Oracle has taken a different approach to analytics. The central philosophy can be summarised as: Instead of taking data to the analytics algorithms, take the algorithms to the data. As a result the analytics capability is embedded in the database. Well Oracle did start life as a database company and this is definitely a different way of thinking about the problem of analytics – specifically data mining, text mining and predictive analytics.
Being different is one thing, being better is another. The approach adopted by Oracle does have some very significant benefits. The most important is the fact that predictive models sit in the very place where they can be used – in the database. Any application that calls data from a database can just as easily call a predictive model, or some other analytics task.
At the present time data mining is seen as a fairly esoteric activity. Certainly the analysts who use this technology needs specialized knowledge. But as with all things, what seems exotic sooner or later becomes commonplace, and the use of predictive models will, probably within five years, become a commonplace activity. Clearly Oracle is already well positioned for this by integrating the algorithms and models into the database.
Oracle Advanced Analytics (OAA) provides two primary mechanisms to support analytical activity:
- Oracle Data Mining is SQL based, and the actual modelling environment, Oracle Data Miner, comes as an extension to Oracle SQL Developer. It supports most of the usual data mining algorithms, and support vector machines feature quite strongly.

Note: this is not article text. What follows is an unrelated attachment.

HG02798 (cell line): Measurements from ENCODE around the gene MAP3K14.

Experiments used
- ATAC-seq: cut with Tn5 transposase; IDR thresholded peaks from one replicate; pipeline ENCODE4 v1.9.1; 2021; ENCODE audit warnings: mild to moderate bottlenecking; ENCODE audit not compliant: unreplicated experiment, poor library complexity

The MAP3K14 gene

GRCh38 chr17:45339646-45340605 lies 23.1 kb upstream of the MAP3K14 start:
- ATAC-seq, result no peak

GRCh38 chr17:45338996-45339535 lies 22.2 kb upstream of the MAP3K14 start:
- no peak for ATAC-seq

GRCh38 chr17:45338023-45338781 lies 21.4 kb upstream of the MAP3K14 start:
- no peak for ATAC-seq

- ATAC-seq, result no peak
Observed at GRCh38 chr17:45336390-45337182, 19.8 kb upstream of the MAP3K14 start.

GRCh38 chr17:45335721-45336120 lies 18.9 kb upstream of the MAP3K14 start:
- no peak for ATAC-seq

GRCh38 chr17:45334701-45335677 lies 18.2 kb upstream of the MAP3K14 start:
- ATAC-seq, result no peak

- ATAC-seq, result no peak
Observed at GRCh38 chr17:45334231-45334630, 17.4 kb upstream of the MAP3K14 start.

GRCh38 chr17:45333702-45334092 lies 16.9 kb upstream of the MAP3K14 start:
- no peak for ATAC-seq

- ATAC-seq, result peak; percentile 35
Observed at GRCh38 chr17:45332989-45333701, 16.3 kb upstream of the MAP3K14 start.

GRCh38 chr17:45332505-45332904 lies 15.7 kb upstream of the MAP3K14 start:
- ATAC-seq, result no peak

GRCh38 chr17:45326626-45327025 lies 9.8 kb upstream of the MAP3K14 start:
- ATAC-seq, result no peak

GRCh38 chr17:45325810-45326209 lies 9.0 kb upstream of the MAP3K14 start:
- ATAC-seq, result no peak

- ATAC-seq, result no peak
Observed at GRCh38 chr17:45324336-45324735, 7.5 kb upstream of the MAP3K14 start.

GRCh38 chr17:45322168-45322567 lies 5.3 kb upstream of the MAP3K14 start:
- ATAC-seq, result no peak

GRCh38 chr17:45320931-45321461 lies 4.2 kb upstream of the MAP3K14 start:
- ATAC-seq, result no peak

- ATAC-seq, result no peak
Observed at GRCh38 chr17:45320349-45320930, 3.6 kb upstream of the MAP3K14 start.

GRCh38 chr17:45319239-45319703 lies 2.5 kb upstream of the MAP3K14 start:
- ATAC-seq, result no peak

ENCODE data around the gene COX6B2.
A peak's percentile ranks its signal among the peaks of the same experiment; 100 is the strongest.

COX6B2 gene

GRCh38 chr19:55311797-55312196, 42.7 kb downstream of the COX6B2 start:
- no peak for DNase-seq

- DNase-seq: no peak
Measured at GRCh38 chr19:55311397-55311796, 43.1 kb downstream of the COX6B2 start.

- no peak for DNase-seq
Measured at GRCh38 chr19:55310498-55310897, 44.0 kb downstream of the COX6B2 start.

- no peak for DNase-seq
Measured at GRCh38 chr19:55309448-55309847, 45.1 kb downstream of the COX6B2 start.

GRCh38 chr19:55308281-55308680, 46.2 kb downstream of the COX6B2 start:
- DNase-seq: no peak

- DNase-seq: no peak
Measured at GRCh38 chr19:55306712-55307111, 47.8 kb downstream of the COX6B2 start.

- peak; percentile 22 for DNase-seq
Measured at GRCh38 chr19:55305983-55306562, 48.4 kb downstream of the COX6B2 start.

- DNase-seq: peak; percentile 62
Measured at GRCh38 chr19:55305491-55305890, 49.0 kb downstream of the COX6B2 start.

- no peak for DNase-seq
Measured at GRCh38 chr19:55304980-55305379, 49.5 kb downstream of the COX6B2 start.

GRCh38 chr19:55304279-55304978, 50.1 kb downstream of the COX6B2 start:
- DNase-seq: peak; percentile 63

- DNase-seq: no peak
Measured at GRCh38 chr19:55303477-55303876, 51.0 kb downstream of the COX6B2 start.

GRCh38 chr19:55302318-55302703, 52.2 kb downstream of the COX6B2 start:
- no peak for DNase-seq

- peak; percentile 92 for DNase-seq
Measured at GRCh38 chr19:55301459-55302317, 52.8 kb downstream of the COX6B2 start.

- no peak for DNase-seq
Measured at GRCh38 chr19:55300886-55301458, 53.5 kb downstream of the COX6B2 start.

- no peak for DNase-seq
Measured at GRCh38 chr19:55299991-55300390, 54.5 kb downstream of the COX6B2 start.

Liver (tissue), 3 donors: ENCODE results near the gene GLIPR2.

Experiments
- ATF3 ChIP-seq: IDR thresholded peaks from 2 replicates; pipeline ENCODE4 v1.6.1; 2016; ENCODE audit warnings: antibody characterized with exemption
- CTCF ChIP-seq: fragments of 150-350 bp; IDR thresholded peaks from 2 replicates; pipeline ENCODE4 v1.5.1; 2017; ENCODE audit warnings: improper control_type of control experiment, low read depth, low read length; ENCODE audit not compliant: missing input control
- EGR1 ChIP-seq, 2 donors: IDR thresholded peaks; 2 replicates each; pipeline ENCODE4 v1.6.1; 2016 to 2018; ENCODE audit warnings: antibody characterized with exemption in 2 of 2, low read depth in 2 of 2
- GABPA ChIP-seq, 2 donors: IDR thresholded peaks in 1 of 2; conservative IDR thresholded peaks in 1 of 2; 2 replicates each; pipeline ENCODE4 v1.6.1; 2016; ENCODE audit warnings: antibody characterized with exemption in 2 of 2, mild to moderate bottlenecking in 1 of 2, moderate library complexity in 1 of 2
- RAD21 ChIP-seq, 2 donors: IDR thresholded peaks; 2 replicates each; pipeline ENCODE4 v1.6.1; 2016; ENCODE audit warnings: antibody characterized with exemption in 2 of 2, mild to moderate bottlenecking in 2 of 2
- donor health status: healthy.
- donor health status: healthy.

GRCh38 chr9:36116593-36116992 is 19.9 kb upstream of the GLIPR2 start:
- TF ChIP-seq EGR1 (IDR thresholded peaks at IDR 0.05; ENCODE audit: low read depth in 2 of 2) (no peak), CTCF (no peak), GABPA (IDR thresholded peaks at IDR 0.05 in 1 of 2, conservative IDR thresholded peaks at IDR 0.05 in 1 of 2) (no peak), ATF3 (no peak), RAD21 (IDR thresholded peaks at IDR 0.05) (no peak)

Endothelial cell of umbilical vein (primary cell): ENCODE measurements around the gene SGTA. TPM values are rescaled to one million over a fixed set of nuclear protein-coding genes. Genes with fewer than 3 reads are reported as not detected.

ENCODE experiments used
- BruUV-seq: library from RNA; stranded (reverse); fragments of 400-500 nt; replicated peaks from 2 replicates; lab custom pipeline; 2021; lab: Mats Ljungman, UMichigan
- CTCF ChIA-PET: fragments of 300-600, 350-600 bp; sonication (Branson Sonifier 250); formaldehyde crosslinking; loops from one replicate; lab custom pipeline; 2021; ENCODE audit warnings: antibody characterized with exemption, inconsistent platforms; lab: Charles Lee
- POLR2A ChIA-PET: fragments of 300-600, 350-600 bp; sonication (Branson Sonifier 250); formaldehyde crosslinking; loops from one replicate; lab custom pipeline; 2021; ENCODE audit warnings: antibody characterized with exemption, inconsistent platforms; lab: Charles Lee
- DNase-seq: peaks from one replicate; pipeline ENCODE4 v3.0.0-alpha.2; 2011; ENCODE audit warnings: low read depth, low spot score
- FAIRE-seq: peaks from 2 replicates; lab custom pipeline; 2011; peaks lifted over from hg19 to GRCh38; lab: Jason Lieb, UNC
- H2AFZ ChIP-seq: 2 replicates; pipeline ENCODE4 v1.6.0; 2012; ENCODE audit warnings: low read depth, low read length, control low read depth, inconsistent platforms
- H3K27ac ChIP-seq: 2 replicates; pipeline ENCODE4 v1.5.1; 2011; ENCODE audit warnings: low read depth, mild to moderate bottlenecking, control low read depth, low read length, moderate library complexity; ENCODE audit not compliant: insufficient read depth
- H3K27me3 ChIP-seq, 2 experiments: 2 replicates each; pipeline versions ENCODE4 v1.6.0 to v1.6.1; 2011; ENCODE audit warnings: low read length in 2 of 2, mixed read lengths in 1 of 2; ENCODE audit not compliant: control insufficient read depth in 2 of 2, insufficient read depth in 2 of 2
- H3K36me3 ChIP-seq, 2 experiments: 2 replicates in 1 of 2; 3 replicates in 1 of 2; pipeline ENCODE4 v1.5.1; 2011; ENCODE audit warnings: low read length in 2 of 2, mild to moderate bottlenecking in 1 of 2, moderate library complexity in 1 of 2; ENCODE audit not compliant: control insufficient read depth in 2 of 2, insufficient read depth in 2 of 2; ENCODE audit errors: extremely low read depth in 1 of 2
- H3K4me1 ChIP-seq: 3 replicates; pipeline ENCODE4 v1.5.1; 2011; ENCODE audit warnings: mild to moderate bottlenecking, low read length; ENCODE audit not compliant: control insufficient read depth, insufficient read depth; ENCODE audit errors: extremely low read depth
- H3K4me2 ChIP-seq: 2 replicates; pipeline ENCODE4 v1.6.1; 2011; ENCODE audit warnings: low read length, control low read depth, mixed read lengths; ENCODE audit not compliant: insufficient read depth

- Oracle R Enterprise (ORE) extends database functionality with a library of R functions and makes database tables and views available to the R environment as native R objects. Several notable features include parallelized neural networks, the scoring of database tables, support for time series analysis, and the persistence and management of R objects in the database. Open source R packages can also be incorporated into the environment.
Time series are newly supported in ORE 1.3. This facilitates aggregation and moving window analysis of time series data, with date arithmetic and integration with R time series packages such as fts, tseries, xts, zoo, forecast and arima.
Oracle Data Miner
It looks like yet another graphical, drag and drop model building environment – and indeed it is. What makes this tool particularly easy to use is the way that data, models, workflows and connections are handled, and presented to the user. It’s highly productive, and as all analysts know, the organization of data and models is key to model building. This is not a linear process and an organized environment is critical.
Oracle R Connector for Hadoop
The Oracle R Connector for Hadoop provides access to a Hadoop cluster from R. It can be used on the Oracle Big Data Applicance or on non-Oracle Hadoop clusters. This is part of the Oracle Big Data Connectors suite.
Oracle and R
It sounds like a contradiction in terms – an oxymoron. The bespoke with open source. Despite this, Oracle is clearly trying very hard to accommodate R in all its aspects. New releases of Oracle R Enterprise (ORE) focus on greater compatibility with, and exploitation of R’s capabilities. The details can be found at Oracle’s web site.